The network helps ICE respond to fluctuating demand—and to emergencies. “The diversity of that MPLS cloud affords us the ability to transparently route toll-free traffic where it needs to be,” Curtis added. “We consider such seamless flexibility to be the norm, just because we’ve operated under this technology for so long.

“As an example, a few weeks ago a hurricane caused flooding in our Mexican building, which houses about 80 individuals in a call center,” he said. “We were able to dynamically change the call routing to handle those calls out of our Scottsdale and our Orlando locations, completely transparent to our end users.”

Equally important are connections with information. It could be the ever-changing inventory of cruise availability, the names of affinity group members and their point totals, the outcome of a specific customer contact or trending customer interest in a potential new vacation offering—information is crucial. The VPN provides access to these critical resources to help better serve its callers.

Another advantage: because it operates across the globe, the VPN will enable ICE to readily expand and serve commercial clients and travelers, providing them with the same consistent experience in parts of the world it does not currently cover.

Ready for Change

It’s not just the flow of customer calls that changes— demands for website content can also swing widely, and that too requires flexibility. Adding servers to support such a fluctuation can be costly and time consuming.

“This is an area where AT&T Synaptic Compute as a Service comes into play,” Curtis said. “If we don’t have enough capacity to handle the forecasted or projected load, we can spin up a virtual environment within the AT&T cloud for the duration of that campaign to handle the additional Web traffic. It affords us a very low cost, high availability service to augment what we physically provide.” The service, which is efficiently integrated with AT&T VPN, accelerates page loads and provides greater responsiveness for customers. This comes in handy during crunch times like the annual cruise sale.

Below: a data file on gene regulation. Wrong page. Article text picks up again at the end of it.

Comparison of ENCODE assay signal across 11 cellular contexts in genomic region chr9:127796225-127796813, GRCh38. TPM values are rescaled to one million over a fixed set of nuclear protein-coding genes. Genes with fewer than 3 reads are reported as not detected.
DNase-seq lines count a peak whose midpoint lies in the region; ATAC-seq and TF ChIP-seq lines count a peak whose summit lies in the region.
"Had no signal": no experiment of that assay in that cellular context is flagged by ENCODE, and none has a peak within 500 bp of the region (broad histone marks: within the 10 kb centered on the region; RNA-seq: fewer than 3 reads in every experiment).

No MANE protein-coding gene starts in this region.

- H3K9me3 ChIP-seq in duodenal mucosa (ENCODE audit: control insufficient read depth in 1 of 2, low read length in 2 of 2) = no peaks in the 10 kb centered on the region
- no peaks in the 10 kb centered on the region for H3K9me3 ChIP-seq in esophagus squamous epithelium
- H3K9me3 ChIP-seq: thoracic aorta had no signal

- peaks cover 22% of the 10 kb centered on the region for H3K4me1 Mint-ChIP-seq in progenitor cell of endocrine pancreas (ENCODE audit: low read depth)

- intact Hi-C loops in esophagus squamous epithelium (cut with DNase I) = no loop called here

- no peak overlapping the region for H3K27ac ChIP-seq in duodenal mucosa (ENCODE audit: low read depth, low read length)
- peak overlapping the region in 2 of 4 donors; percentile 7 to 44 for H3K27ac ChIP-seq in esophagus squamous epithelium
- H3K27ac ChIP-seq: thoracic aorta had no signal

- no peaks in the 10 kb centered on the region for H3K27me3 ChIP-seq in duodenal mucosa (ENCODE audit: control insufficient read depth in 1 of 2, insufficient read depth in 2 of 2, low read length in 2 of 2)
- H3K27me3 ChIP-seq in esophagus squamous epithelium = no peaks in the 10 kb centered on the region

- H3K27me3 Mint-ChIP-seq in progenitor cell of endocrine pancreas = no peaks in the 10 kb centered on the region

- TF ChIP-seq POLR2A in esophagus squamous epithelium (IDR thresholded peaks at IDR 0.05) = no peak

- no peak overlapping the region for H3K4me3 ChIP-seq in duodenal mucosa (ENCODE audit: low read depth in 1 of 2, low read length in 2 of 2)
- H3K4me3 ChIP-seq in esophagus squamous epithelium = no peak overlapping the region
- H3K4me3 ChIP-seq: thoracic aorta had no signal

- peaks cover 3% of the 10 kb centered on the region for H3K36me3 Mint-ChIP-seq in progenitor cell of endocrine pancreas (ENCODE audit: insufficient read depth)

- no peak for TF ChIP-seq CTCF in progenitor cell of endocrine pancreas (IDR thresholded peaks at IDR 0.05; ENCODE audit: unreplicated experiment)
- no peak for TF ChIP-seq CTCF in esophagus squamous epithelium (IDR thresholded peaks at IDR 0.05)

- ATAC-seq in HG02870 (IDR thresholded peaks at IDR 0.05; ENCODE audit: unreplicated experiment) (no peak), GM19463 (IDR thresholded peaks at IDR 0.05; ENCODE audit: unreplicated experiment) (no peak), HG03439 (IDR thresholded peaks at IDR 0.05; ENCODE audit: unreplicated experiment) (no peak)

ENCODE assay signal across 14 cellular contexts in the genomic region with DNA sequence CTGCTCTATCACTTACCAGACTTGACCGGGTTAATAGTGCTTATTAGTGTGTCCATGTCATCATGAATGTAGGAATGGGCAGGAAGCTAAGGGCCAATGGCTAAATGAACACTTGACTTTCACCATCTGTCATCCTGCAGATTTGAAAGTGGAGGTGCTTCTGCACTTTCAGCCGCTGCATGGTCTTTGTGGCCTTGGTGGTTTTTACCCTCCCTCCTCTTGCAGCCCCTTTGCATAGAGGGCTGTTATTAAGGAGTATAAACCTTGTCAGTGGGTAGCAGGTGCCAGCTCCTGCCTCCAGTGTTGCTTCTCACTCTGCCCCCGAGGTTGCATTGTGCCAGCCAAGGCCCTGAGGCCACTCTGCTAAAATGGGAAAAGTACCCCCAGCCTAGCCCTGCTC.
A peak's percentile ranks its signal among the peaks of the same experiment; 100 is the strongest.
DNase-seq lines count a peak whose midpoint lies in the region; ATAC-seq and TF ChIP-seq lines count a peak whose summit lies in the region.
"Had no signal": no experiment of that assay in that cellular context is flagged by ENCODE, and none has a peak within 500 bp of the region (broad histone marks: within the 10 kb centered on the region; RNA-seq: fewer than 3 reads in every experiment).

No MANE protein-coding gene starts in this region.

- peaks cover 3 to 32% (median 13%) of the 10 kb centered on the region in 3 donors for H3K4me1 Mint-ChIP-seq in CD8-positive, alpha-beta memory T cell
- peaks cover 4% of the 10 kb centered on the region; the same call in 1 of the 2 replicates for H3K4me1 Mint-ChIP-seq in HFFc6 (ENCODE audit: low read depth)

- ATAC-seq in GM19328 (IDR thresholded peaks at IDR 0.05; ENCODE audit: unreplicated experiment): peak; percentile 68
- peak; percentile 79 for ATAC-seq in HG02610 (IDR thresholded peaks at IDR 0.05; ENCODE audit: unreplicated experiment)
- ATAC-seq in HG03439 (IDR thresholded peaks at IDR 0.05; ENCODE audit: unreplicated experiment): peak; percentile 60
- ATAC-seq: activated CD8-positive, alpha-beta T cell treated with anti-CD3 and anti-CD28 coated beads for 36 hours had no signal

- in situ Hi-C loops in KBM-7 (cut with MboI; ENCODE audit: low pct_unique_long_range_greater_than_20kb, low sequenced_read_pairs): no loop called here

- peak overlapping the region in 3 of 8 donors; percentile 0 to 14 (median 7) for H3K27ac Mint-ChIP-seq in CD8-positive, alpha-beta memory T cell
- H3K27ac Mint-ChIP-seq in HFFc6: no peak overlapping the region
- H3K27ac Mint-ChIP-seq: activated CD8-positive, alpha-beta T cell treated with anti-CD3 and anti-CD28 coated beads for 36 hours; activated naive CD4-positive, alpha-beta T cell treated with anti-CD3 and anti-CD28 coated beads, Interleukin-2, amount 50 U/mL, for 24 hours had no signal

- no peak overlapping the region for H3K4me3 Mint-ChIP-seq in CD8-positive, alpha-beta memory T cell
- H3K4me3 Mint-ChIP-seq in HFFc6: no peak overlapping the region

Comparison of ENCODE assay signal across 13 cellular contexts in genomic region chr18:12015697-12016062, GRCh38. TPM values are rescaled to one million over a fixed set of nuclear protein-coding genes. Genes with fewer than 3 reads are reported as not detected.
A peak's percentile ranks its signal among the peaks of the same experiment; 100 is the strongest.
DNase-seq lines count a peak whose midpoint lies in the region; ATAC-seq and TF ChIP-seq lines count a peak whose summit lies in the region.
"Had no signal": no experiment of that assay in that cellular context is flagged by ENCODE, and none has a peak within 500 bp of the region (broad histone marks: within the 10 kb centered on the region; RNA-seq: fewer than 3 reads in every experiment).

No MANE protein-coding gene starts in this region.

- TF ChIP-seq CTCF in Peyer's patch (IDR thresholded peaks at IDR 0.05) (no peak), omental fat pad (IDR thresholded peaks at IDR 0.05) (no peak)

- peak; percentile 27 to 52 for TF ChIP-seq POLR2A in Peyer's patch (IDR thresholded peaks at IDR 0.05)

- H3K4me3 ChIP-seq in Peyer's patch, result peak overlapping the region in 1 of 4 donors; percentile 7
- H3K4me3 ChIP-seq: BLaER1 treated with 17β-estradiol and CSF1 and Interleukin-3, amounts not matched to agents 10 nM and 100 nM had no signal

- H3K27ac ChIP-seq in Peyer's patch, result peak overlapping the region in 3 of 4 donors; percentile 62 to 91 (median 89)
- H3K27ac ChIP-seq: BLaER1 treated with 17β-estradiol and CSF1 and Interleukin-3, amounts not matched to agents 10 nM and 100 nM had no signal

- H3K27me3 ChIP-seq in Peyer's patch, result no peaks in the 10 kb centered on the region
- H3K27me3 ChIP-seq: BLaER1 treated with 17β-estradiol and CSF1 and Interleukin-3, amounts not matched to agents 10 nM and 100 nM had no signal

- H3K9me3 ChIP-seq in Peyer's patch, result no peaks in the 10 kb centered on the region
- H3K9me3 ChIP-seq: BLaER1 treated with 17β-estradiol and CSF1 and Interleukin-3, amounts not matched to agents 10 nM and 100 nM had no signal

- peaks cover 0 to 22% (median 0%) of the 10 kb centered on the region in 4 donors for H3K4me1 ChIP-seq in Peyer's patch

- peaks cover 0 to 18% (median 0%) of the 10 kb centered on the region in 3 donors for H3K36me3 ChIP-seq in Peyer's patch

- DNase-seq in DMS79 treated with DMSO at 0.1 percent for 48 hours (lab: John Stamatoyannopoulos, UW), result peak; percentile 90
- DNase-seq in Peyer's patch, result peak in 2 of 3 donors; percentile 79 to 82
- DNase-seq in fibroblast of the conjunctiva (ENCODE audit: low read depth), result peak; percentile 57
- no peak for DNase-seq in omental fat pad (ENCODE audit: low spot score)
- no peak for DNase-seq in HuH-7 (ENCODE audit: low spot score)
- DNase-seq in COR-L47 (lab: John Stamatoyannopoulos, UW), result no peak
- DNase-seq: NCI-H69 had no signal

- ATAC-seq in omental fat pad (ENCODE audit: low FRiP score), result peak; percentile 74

The ICE website is posting more video content to dramatize travel opportunities. Compute as a Service can also help support these growing bandwidth requirements.

Making the Journey Together

Like many companies, ICE has seen its customers shift to mobile access, and AT&T is helping with the transition. “For an entity with our growth profile I think mobility is going to be key,” said Ted Davault, Executive Vice President of Technology. “Well upwards of 20 percent of users are on mobile-based browsers. We’re making sure that the existing application suite, as well as short term deliverables, are fully Web enabled and capable.”

“AT&T is heavily involved in mobility and has provided a lot of added value on the mobility development front that we are able to leverage,” said Curtis. “As a result, we can continue to embark on best practices to stay ahead of the curve.”

Working closely with AT&T is standard practice across the board, and helps ICE understand and manage the complex and fast-changing flow of business.

“We recently walked through the different real time dynamic reporting that’s available to us through the AT&T BusinessDirect® portal, to give us visibility into our usage and traffic patterns,” Curtis said. “It’s that peering partnership, that understanding that AT&T has about ICE’s business; they work with us collaboratively to help ensure that our network topology is able to meet our ever-growing demands.”

“The historic knowledge of ICE’s business that they possess is dumbfounding to me,” he added, “and that’s not just a testament to their level of attentiveness to us as a customer. It’s a testament to the AT&T account team that ICE has engaged with over the years, and it just I’m pretty proud of the relationship.”